& suffering in silence.
been there. over that.
I looked up "compassion" one day, and the internet told me:
compassion researchers say it is the witnessing of suffering and the desire to do something about it.
This my purpose; you could say compassion is my passion! And that's because I've been down many self-harmful roads that led me to feel ashamed of who I thought I was, hate myself so much I couldn't look in the mirror, and hold my depression and anxiety so close to the chest that no one could see how much pain I was pretending not to be in.
Becoming transparently honest...
after realizing the damage my shame, guilt, doubts, and fears were doing to myself and all of my relationships...
gave me the clarity to find a way home to myself.
My mission is to mentor others to advance an undervalued skill:
talking about it.
Giving a voice to self-harmful feelings like shame, guilt, doubts and fears is how we show ourselves compassion.
Without compassion, we cannot clear a path to our most vibrant selves who deserve the life and love we deeply desire.
I learned the value of this skill after years of hiding in plain sight, denying my most painful experiences the space to be seen, heard, and expressed. I know what it means to finally take that big gasp of air after drowning in self-imposed isolation, depression, and anxiety.
That feeling - the breath after an enormous weight's been lifted, the lightness of a heart no longer burdened - is what I aspire to ensure all of my clients experience.
Especially as a (now recovering) people pleaser and codependent, I am keenly aware of the way that the habit of hiding how we're doing can make us enemies to ourselves. You can see what I mean in...
Compassion - the witnessing of my long-time suffering and my commitment to do something to alleviate that suffering - was my saving grace.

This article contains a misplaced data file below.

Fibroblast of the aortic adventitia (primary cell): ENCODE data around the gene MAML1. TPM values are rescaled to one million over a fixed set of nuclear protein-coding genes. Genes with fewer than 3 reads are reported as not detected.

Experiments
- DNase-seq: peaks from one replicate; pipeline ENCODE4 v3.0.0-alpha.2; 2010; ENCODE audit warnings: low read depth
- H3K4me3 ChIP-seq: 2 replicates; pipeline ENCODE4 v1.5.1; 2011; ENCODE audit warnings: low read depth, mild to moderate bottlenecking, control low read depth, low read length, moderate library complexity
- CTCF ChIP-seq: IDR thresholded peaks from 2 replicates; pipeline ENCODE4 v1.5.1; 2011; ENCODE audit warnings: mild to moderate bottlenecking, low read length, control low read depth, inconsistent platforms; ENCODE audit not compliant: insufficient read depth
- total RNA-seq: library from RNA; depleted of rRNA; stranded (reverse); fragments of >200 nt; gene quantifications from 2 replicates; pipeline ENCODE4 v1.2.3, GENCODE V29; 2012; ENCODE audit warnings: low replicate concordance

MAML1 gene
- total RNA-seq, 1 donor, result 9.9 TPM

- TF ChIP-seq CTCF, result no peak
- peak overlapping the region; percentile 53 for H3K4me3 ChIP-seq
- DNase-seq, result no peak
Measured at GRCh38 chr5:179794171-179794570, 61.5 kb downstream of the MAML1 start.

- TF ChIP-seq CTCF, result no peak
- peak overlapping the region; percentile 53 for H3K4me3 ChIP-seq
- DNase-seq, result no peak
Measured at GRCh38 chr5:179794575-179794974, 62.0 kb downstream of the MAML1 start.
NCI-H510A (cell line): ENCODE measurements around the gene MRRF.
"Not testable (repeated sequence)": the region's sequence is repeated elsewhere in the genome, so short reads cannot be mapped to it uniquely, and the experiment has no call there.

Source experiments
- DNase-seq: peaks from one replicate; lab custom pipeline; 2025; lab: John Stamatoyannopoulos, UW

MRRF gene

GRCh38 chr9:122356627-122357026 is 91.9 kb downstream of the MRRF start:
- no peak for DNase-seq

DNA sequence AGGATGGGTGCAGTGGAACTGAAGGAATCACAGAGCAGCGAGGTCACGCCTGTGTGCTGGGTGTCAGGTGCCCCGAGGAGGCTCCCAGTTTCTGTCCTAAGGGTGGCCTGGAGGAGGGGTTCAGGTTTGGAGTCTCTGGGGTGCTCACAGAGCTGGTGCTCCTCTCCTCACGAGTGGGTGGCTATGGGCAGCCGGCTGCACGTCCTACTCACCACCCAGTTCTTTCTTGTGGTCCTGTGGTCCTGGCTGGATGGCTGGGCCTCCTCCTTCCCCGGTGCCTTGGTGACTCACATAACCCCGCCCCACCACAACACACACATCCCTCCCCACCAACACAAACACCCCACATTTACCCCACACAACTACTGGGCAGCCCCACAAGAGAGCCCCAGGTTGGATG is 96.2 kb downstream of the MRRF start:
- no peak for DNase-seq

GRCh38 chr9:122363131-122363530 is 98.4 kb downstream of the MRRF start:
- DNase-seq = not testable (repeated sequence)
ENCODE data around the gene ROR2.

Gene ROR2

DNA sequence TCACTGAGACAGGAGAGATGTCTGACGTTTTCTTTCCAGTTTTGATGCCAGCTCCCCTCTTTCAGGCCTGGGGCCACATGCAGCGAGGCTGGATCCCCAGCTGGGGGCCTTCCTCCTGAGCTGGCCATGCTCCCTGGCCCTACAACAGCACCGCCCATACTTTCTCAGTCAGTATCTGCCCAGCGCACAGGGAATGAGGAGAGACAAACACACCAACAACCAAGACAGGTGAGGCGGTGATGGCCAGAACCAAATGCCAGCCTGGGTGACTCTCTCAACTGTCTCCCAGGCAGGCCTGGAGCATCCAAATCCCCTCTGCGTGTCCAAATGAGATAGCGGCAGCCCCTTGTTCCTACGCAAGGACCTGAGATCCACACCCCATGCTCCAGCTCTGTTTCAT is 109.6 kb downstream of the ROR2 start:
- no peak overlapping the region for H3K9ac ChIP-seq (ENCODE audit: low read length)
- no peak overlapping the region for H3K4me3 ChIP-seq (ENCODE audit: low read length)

In 2013, I was fucked up. Over a lot of things. A break-up. My aunt's and brother's deaths. Failing to complete my undergrad thesis on time. A herpes diagnosis.
And while I was living every day feeling fucked up on the inside, with no intentional outlet (because consuming a bottle of white wine and half a bag of Trader Joe's cheese puffs for dinner apparently doesn't count), I started turning into a miserable person. Go figure.
For the people I got fucked up with, I seemed happy. But for the people closest to me, I was making them miserable. In fact, my family refused to see me, my roommate moved out, and all of my friends were gone in an instant.
I was a bully. I was passive aggressive. I was masking my needs and simultaneously expecting them to be met. I was dumping on anyone who came close enough to try to love me.
NO WONDER they all left!!
It pushed me to do what I've always done: challenge myself to get outside my comfort zone and do something that scared me. I had to. I was already isolated. I was already convinced I didn't deserve love unless I proved myself. Why not travel across the country and figure out who I really was?
After joining a language immersion program and learning more about relationships & trusting myself than I did about Arabic, I ended up isolated again in the place where my aunt used to live. Once there, I was suddenly in possession of all her belongings. Among them was a deck of cards...
my first oracle deck.
Feeling lost, confused, and defeated, I turned to the cards. I asked the goddesses within the deck - and the part of me who was still determined to find myself - lots of questions. Their accuracy was startling.
Fast forward a few years through leadership development programs, interventionist and coaching trainings. After 3 years in hiding, not having told a soul about my herpes diagnosis - the thing that continued to weigh on me the most - I was still masking. Still passive aggressive. Still hurting.
Maybe you can guess what it was that put me on my path of healing:
I told someone about my diagnosis.
I talked about it. Then, I told a few more people. And then, I told the entire social media world! Even joined a herpes activists network, becoming one of the members on the leadership committee.
The self-harming habits of being mean to myself, shaming myself for what I thought was a life-altering mistake, and avoiding conflict because I didn't believe I deserved to be seen... they all started to shed off of me.
The shame lifted every time I talked about what had been hurting me.
The guilt lifted every time I admitted I was hurt.
The doubts and fears fell away each time I owned how I was feeling
and someone was there to witness me.
my saving grace can be yours, too.
that's what i wish for most:
that all the hurting people pleasers stop for a second and say,
"what if i chose not to
suffer in silence today?"